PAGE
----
“Logic is the anatomy of thought.” – Locke
The art of clear thinking is becoming less and less common. In part, this is because schools have stopped focusing on teaching students how to think. Instead, they stress the importance of learning facts and having experiences. The following course experience seeks to help you learn to think clearly about any subject. Thinking is not hard. In fact, it can probably be reduced to three basic actions, in much the same way as Aristotle broke it down 2,500 years ago. Thinking involves:
A. Coming to terms
B. Making judgments
C. Connecting the dots
We all do each of these simple acts. The question is how well we do them. Think of these as tools in your kit of critical thinking. Learning to use the tools well and making sure they are of the highest quality will serve you well in whatever future you pursue. Good thinking is never a bad thing.
The focus of this chapter is to set up what follows: mostly practical exercises and activities to help you become a better thinker. Each of the three acts of clear thinking can be put in the form of a question. Asking questions is the surest way to think more clearly, whether you are asking yourself or others. But good thinking always begins with terms, so let’s come to terms.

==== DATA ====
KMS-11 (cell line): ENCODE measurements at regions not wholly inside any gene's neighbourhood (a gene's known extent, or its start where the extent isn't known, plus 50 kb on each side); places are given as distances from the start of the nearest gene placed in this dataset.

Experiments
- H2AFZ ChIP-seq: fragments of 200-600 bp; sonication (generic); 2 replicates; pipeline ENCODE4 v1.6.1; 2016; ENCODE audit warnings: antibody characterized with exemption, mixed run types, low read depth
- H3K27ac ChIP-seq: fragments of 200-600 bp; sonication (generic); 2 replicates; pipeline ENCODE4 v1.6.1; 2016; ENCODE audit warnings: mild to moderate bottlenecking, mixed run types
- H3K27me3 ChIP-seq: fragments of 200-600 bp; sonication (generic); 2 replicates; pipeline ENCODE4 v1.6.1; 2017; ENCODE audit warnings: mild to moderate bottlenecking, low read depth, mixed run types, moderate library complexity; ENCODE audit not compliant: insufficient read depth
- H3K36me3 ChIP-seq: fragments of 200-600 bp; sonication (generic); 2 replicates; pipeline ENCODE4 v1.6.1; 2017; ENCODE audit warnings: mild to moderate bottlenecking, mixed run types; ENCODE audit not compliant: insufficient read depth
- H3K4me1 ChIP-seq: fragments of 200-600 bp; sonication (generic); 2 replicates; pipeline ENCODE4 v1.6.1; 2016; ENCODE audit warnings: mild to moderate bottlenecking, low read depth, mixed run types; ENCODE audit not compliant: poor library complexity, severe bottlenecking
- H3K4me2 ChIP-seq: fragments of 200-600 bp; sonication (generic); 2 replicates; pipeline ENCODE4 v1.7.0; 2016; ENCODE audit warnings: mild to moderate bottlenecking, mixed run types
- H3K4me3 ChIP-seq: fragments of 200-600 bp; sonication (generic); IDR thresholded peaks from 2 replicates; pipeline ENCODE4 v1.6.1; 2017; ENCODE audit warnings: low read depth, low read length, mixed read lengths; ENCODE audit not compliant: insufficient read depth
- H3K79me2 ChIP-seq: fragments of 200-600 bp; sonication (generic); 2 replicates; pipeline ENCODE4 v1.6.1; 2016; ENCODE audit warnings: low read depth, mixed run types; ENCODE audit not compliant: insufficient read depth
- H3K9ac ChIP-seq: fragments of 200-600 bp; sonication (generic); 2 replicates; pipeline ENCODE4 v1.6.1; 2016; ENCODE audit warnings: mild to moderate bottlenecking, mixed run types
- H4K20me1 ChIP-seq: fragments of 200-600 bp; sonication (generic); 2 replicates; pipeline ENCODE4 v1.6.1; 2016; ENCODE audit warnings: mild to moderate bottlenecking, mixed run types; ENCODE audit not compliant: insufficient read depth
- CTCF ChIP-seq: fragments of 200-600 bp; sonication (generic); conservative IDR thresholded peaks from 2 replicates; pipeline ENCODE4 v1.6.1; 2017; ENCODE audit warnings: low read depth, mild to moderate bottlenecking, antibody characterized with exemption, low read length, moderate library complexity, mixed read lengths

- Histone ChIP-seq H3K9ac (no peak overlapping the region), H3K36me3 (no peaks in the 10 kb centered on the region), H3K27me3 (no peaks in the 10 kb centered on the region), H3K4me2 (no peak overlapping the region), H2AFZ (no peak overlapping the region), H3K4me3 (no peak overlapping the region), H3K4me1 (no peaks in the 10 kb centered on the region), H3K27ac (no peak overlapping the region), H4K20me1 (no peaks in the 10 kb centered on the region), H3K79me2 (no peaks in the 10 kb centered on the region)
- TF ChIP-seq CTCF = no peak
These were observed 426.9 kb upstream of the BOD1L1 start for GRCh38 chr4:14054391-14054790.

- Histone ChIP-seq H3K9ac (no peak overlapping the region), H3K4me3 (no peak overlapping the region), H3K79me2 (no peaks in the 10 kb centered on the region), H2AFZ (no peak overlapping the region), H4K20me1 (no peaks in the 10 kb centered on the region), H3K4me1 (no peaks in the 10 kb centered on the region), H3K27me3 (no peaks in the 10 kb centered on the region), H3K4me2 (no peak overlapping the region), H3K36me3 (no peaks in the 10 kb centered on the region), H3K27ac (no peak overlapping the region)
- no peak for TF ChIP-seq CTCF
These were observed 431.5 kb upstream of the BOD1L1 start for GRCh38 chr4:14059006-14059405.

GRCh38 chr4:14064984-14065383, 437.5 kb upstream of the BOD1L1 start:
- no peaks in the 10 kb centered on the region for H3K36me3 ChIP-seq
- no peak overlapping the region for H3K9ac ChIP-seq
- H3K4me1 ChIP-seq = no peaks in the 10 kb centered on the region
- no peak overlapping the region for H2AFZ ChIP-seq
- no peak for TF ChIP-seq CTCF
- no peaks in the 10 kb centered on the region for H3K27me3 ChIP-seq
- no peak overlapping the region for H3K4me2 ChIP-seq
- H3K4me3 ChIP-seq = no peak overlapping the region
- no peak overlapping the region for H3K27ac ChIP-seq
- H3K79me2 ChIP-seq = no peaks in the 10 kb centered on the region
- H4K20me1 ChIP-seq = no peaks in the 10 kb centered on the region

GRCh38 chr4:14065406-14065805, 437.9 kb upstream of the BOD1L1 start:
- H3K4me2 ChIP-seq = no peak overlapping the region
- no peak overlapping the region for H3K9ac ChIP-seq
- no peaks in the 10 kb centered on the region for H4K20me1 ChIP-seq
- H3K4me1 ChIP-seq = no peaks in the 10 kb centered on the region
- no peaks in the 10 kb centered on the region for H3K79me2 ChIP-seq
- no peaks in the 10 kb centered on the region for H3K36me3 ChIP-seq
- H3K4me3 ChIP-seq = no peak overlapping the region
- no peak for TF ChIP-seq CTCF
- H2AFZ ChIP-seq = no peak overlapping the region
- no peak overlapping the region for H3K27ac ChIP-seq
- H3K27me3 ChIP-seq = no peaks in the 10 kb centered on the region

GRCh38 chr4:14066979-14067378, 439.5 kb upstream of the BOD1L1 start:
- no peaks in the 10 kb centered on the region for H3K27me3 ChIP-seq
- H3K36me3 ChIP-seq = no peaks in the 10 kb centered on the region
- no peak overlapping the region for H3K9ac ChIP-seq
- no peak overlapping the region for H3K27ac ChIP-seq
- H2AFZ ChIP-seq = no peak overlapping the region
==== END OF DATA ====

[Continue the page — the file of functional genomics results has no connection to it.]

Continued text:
Definition is the first act of good thinking. Variations of the question “What do you mean by that?” are the best way to approach this first act. We all think using “concepts.” When two people seek to communicate about something, they have to agree upon a common term using their respective concepts. This act of coming to a term with someone else is the act of definition. Whether we are talking with someone, writing, or reading, we have to define our terms before any clear thinking can occur. Consider the following examples.
You say to your friend, “That is a beautiful black coat you have on.” She looks back at you in a confused manner and says, “Black? This is blue.” Who is right? You are both looking at the same coat, which we assume is not changing colors, and therefore you should not be having this problem. But your concept of black matches your perception of that coat, while hers does not. At times you may not be able to arrive at agreement.